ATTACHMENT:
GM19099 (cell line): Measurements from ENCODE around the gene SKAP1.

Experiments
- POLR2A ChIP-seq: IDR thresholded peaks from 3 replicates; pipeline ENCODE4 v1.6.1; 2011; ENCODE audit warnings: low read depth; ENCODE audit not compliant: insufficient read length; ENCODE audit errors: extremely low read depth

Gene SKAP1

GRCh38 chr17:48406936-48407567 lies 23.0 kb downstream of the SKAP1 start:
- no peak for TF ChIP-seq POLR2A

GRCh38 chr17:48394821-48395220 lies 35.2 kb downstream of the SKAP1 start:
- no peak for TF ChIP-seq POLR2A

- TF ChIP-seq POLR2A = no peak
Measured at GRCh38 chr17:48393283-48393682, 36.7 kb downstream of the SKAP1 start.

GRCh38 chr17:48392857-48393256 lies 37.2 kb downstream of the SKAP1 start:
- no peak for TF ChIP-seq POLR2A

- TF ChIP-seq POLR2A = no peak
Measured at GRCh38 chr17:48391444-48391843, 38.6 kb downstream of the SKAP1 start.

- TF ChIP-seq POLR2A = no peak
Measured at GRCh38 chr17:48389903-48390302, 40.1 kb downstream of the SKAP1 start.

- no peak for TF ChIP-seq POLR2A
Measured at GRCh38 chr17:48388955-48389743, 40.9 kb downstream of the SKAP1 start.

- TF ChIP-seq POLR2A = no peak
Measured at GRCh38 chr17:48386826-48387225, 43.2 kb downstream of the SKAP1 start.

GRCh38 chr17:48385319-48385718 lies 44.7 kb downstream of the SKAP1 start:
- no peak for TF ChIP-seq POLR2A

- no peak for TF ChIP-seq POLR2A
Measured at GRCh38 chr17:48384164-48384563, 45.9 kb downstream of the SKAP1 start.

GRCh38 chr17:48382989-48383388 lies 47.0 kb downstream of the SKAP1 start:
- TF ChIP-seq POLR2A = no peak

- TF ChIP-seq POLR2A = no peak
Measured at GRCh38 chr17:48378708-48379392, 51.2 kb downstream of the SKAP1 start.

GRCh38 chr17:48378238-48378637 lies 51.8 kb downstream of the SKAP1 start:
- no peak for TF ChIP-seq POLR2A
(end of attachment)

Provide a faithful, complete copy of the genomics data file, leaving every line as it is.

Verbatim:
GM19099 (cell line): Measurements from ENCODE around the gene SKAP1.

Experiments
- POLR2A ChIP-seq: IDR thresholded peaks from 3 replicates; pipeline ENCODE4 v1.6.1; 2011; ENCODE audit warnings: low read depth; ENCODE audit not compliant: insufficient read length; ENCODE audit errors: extremely low read depth

Gene SKAP1

GRCh38 chr17:48406936-48407567 lies 23.0 kb downstream of the SKAP1 start:
- no peak for TF ChIP-seq POLR2A

GRCh38 chr17:48394821-48395220 lies 35.2 kb downstream of the SKAP1 start:
- no peak for TF ChIP-seq POLR2A

- TF ChIP-seq POLR2A = no peak
Measured at GRCh38 chr17:48393283-48393682, 36.7 kb downstream of the SKAP1 start.

GRCh38 chr17:48392857-48393256 lies 37.2 kb downstream of the SKAP1 start:
- no peak for TF ChIP-seq POLR2A

- TF ChIP-seq POLR2A = no peak
Measured at GRCh38 chr17:48391444-48391843, 38.6 kb downstream of the SKAP1 start.

- TF ChIP-seq POLR2A = no peak
Measured at GRCh38 chr17:48389903-48390302, 40.1 kb downstream of the SKAP1 start.

- no peak for TF ChIP-seq POLR2A
Measured at GRCh38 chr17:48388955-48389743, 40.9 kb downstream of the SKAP1 start.

- TF ChIP-seq POLR2A = no peak
Measured at GRCh38 chr17:48386826-48387225, 43.2 kb downstream of the SKAP1 start.

GRCh38 chr17:48385319-48385718 lies 44.7 kb downstream of the SKAP1 start:
- no peak for TF ChIP-seq POLR2A

- no peak for TF ChIP-seq POLR2A
Measured at GRCh38 chr17:48384164-48384563, 45.9 kb downstream of the SKAP1 start.

GRCh38 chr17:48382989-48383388 lies 47.0 kb downstream of the SKAP1 start:
- TF ChIP-seq POLR2A = no peak

- TF ChIP-seq POLR2A = no peak
Measured at GRCh38 chr17:48378708-48379392, 51.2 kb downstream of the SKAP1 start.

GRCh38 chr17:48378238-48378637 lies 51.8 kb downstream of the SKAP1 start:
- no peak for TF ChIP-seq POLR2A